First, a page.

The problem is as follows:
Given a graph $G$, find a (vertex) disjoint set of cycles $C$ on $G$ such that every vertex is visited by a cycle exactly once.
My question is then: what is the complexity of this problem? Is it NP-hard, in P or something else?
If we modify the problem to require $|C| = 1$, we end up with the standard Hamiltonian Cycle problem. It's easy to see that for any $k$, if we require $|C| = k$ or $|C| \leq k$, then the problem is NP-hard: given an instance for the Hamiltonian Cycle problem, we simply copy this graph $k$ times.
An equivalent definition of the problem is as follows:
Given a graph $G$, have every vertex $v$ 'choose' some other vertex $u$ such that $(u,v) \in E$, and that every vertex is chosen exactly once.
If you prove the above problem NP-hard, then for any $k$, if we modify the problem so that every vertex chooses $k$ vertices and every vertex is chosen exactly $k$ times, then the resulting problem is NP-hard as well: you can reduce the problem for any $k$ to the Hamiltonian Subcycle problem by 'eating up' the number of choices each vertex has by attaching certain gadgets to them.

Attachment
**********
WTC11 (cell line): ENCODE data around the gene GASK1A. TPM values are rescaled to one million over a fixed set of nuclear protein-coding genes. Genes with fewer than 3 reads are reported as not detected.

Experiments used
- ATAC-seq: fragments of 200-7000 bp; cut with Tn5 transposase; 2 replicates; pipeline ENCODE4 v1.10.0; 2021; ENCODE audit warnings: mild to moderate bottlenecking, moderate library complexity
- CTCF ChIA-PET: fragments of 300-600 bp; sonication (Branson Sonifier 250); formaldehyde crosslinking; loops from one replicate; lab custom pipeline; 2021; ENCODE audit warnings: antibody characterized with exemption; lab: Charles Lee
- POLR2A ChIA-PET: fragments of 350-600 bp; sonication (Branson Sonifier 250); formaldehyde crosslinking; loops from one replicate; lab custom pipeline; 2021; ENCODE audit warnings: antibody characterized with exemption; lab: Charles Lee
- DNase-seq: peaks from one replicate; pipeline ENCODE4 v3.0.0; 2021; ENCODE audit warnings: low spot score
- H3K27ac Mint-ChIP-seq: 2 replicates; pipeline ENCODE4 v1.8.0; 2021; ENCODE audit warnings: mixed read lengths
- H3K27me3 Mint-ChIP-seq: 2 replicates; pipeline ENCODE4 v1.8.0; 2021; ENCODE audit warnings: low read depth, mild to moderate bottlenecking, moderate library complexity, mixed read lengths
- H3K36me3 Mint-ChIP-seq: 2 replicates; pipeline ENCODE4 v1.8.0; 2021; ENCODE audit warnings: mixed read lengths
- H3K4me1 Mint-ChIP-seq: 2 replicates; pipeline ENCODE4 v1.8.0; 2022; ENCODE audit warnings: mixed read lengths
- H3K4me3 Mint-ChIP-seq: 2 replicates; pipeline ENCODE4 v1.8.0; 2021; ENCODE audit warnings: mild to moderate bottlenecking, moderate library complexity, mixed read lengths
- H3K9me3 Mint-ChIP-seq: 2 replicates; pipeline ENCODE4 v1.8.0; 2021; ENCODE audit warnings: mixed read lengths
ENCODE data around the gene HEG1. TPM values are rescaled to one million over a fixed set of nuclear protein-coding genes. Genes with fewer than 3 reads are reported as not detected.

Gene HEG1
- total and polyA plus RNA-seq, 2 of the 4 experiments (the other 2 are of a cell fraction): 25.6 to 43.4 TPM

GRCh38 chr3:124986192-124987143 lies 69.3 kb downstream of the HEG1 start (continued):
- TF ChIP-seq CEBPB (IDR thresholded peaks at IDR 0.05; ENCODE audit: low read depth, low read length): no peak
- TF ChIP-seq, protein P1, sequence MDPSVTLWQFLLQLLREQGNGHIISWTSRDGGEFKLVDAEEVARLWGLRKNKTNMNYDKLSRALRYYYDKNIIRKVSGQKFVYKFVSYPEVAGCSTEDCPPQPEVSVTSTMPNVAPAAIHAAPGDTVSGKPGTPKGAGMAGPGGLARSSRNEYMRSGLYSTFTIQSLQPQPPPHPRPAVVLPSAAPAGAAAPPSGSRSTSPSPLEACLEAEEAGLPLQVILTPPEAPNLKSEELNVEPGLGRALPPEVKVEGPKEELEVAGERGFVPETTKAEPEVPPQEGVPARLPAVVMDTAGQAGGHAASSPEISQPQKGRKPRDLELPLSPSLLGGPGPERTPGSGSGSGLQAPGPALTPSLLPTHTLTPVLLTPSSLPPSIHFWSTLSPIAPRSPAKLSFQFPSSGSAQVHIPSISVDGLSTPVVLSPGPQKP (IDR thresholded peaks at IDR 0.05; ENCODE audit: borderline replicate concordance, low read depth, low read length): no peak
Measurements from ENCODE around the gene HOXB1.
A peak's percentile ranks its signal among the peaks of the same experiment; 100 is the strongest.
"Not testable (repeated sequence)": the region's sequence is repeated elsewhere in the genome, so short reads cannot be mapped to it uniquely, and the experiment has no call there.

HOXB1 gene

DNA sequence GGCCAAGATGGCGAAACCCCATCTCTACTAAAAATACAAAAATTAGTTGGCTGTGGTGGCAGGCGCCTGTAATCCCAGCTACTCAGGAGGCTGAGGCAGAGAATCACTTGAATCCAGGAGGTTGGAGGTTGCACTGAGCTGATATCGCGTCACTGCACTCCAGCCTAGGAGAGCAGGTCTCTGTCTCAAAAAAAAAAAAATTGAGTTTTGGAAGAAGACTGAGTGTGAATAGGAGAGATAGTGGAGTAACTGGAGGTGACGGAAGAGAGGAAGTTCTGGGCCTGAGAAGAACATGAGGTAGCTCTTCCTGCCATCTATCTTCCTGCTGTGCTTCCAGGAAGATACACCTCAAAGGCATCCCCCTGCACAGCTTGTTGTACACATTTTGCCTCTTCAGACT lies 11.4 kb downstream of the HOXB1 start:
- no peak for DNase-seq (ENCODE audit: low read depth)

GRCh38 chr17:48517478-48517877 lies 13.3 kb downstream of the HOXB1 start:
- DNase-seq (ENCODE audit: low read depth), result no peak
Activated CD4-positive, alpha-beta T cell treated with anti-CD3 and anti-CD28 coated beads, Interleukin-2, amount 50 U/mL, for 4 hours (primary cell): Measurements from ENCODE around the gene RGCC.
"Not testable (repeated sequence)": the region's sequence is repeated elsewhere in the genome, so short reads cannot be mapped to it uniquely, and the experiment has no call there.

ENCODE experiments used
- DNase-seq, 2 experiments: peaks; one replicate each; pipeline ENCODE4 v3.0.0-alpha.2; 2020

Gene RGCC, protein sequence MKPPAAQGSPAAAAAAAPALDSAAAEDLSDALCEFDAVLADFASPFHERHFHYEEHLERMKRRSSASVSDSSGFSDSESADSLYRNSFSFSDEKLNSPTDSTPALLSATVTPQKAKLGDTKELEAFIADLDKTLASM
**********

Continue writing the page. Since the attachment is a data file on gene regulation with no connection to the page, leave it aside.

I came across this problem when I believed a certain problem was in fact equivalent to the above problem. That later turned out to be wrong, but the problem interested me nonetheless.
I've developed an algorithm that sometimes finds the correct answer, but often doesn't end at all. It's based on using Lagrangian relaxation on the TSP variant of the above problem, which is simply TSP where more than one cycle is allowed (as long as the cycles are disjoint). I doubt it's possible to fix the algorithm so it works all the time, so I haven't included it in this question, though I could always do that if needed.